Last Friday, the Idaho House of Representatives voted 40-30 to pass Senate Bill 1159, legislation that would essentially revoke our constitutional right to organize citizen ballot initiatives. The bill will move to the governor’s desk sometime this week for either a signature or a veto.
During the floor debate, House Speaker Scott Bedke cautioned critics of the bill about using the word “corruption.” Apparently, it is permissible to use the word to describe historical events, he said, but not to describe present-day Idaho politics.
But the truth is there’s only one word that adequately describes the events unfolding in the Idaho State Legislature, and that word is “corruption.”
Senate Bill 1159 was corrupt from its inception. Just weeks after Senator C. Scott Grow proposed the bill, investigative reporting revealed that Grow worked hand-in-hand with a lobbyist from the predatory payday-loan industry. That same industry was still reeling from an overwhelming vote in Colorado to regulate payday-loan interests in that state. How did that happen? By citizen ballot initiative.
When Idaho citizens showed up in droves to testify against the bill, Senate Republican leadership ridiculed and disrespected them. Senator Patti Anne Lodge attempted to cut off testimony and go right to a vote until a fellow Senator stepped in and stopped her. The only supporters of the anti-initiative bill were paid lobbyists.
Last week, four former Idaho attorneys general came out in opposition to the bill. Former Idaho Secretary of State Ben Ysursa called 1159 “a full frontal assault on the constitutional right of initiative.” Representative Priscilla Giddings, who is arguably Idaho’s most conservative elected official, wrote that 1159 would “essentially repeal our constitutional right to bring citizen initiatives.”
Feeling the heat of public scrutiny, the bill’s supporters went back to the drawing board last Thursday and made a few insignificant changes — lipstick on a pig, if you will. The amended “trailer” bill (House Bill 296), just like the original, would burden Idaho with the most restrictive initiative rules in the country. Worst of all, the amendment process only thickened the fog of corruption surrounding the bill. The House Ways & Means Committee violated House Rules and drafted the amendments in a secret, unannounced meeting with no public input.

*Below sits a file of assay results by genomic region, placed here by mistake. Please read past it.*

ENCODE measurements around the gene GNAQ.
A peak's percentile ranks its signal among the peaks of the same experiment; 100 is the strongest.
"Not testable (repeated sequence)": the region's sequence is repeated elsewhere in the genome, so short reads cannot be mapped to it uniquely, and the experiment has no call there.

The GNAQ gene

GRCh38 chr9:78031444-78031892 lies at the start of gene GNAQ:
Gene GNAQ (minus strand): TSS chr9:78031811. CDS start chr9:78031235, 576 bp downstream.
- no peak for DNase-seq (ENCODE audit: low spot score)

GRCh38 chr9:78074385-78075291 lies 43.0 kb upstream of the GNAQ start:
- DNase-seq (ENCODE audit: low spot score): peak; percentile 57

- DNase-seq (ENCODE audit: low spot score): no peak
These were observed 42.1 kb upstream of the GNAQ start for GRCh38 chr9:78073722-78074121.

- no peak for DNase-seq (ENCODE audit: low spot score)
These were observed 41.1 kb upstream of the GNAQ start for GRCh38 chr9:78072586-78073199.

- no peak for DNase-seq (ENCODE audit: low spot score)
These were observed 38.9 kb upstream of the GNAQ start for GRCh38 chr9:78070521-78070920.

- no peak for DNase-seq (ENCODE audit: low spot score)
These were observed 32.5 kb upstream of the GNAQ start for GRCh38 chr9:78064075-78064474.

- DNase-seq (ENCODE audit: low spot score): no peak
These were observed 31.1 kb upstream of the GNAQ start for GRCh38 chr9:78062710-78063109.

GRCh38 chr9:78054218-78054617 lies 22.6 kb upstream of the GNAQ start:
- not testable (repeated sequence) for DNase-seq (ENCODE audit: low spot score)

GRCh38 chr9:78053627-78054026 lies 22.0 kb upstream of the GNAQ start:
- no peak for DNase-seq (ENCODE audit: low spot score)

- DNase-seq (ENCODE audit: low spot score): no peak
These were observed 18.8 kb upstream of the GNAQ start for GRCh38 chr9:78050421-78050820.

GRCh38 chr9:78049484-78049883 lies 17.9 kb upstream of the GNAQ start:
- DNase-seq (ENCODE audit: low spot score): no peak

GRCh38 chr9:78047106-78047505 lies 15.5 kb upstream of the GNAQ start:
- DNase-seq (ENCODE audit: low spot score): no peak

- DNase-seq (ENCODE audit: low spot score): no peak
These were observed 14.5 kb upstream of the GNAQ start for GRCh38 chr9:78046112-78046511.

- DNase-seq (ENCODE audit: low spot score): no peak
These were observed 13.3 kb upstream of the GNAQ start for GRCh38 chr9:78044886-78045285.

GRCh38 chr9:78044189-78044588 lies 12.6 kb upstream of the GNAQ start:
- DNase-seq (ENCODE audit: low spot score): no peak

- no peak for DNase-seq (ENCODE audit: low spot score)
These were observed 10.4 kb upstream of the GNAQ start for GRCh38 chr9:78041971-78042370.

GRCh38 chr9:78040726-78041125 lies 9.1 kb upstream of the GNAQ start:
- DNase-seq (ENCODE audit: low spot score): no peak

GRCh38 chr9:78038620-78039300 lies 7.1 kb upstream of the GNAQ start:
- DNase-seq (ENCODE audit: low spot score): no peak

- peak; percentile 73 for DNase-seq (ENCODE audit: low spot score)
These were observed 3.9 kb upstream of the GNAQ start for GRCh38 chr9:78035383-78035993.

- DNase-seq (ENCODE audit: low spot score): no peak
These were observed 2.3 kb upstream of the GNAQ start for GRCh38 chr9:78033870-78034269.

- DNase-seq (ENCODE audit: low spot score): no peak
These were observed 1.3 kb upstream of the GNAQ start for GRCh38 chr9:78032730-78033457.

It is important to recall that during debate on the Senate floor, Senator Grow urged his fellow senators to ignore the thousands of emails and phone calls they’d received from their constituents. He urged them to set aside the demands of the public — which Grow dismissed as a “vocal minority” — and instead to recognize that the bill is supported by Idaho’s most powerful special-interest groups, including the Idaho Farm Bureau, the Idaho Freedom Foundation, Food Producers of Idaho, the Idaho Association of Commerce & Industry — and of course, Grow’s supporters in the payday loan industry. Never mind the fact that nearly two-thirds of Idahoans — and 57 percent of Grow’s district — voted for Medicaid expansion through the ballot initiative process.
Ironically, the initiative process itself was established as a remedy for precisely this type of corruption. Way back in 1912, ordinary Idahoans established the constitutional right of initiative as a check on the business interests, banks, and powerful railroad companies that dominated the Idaho legislature.
Recent events prove that our legislature is once again corrupted by special interests — as much now, perhaps, as any time since the heyday of the robber barons. There has hardly ever been a time when our constitutional right to organize ballot initiatives was more in need of protection.
We must all call on Governor Little to veto Senate bill 1159 and House Bill 296.
Luke Mayville is co-founder of Reclaim Idaho.